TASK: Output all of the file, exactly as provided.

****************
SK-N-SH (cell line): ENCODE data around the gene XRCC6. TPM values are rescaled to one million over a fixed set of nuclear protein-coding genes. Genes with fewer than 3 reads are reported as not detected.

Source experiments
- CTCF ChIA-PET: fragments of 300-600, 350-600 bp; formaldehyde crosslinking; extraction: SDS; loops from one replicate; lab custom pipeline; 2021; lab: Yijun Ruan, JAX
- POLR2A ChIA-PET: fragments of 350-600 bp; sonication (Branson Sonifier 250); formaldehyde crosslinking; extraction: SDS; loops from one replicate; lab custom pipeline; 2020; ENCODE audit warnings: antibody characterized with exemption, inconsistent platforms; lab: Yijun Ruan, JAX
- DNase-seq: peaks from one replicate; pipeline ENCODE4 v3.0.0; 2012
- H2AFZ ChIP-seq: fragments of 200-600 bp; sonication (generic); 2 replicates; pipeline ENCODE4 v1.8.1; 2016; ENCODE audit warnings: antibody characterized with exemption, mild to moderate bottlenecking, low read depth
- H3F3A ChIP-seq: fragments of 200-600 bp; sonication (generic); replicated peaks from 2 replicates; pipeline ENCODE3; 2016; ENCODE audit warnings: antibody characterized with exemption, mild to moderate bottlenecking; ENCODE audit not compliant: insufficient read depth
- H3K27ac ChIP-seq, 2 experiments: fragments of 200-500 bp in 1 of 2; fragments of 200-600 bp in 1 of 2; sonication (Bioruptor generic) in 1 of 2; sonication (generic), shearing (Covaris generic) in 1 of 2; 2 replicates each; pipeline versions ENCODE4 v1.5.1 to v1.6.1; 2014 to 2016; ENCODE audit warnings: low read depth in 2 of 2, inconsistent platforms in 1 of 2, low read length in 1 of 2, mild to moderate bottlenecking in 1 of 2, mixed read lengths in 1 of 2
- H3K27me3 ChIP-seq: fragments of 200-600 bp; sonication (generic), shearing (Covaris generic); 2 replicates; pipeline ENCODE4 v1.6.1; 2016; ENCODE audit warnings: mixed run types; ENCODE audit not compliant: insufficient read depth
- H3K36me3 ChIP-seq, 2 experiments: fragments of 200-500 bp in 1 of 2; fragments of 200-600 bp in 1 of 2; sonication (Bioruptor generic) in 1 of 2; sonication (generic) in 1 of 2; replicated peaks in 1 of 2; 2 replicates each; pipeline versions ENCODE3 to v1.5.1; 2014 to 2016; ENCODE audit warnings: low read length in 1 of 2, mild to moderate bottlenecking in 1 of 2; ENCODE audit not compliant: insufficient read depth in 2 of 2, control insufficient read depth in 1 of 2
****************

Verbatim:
SK-N-SH (cell line): ENCODE data around the gene XRCC6. TPM values are rescaled to one million over a fixed set of nuclear protein-coding genes. Genes with fewer than 3 reads are reported as not detected.

Source experiments
- CTCF ChIA-PET: fragments of 300-600, 350-600 bp; formaldehyde crosslinking; extraction: SDS; loops from one replicate; lab custom pipeline; 2021; lab: Yijun Ruan, JAX
- POLR2A ChIA-PET: fragments of 350-600 bp; sonication (Branson Sonifier 250); formaldehyde crosslinking; extraction: SDS; loops from one replicate; lab custom pipeline; 2020; ENCODE audit warnings: antibody characterized with exemption, inconsistent platforms; lab: Yijun Ruan, JAX
- DNase-seq: peaks from one replicate; pipeline ENCODE4 v3.0.0; 2012
- H2AFZ ChIP-seq: fragments of 200-600 bp; sonication (generic); 2 replicates; pipeline ENCODE4 v1.8.1; 2016; ENCODE audit warnings: antibody characterized with exemption, mild to moderate bottlenecking, low read depth
- H3F3A ChIP-seq: fragments of 200-600 bp; sonication (generic); replicated peaks from 2 replicates; pipeline ENCODE3; 2016; ENCODE audit warnings: antibody characterized with exemption, mild to moderate bottlenecking; ENCODE audit not compliant: insufficient read depth
- H3K27ac ChIP-seq, 2 experiments: fragments of 200-500 bp in 1 of 2; fragments of 200-600 bp in 1 of 2; sonication (Bioruptor generic) in 1 of 2; sonication (generic), shearing (Covaris generic) in 1 of 2; 2 replicates each; pipeline versions ENCODE4 v1.5.1 to v1.6.1; 2014 to 2016; ENCODE audit warnings: low read depth in 2 of 2, inconsistent platforms in 1 of 2, low read length in 1 of 2, mild to moderate bottlenecking in 1 of 2, mixed read lengths in 1 of 2
- H3K27me3 ChIP-seq: fragments of 200-600 bp; sonication (generic), shearing (Covaris generic); 2 replicates; pipeline ENCODE4 v1.6.1; 2016; ENCODE audit warnings: mixed run types; ENCODE audit not compliant: insufficient read depth
- H3K36me3 ChIP-seq, 2 experiments: fragments of 200-500 bp in 1 of 2; fragments of 200-600 bp in 1 of 2; sonication (Bioruptor generic) in 1 of 2; sonication (generic) in 1 of 2; replicated peaks in 1 of 2; 2 replicates each; pipeline versions ENCODE3 to v1.5.1; 2014 to 2016; ENCODE audit warnings: low read length in 1 of 2, mild to moderate bottlenecking in 1 of 2; ENCODE audit not compliant: insufficient read depth in 2 of 2, control insufficient read depth in 1 of 2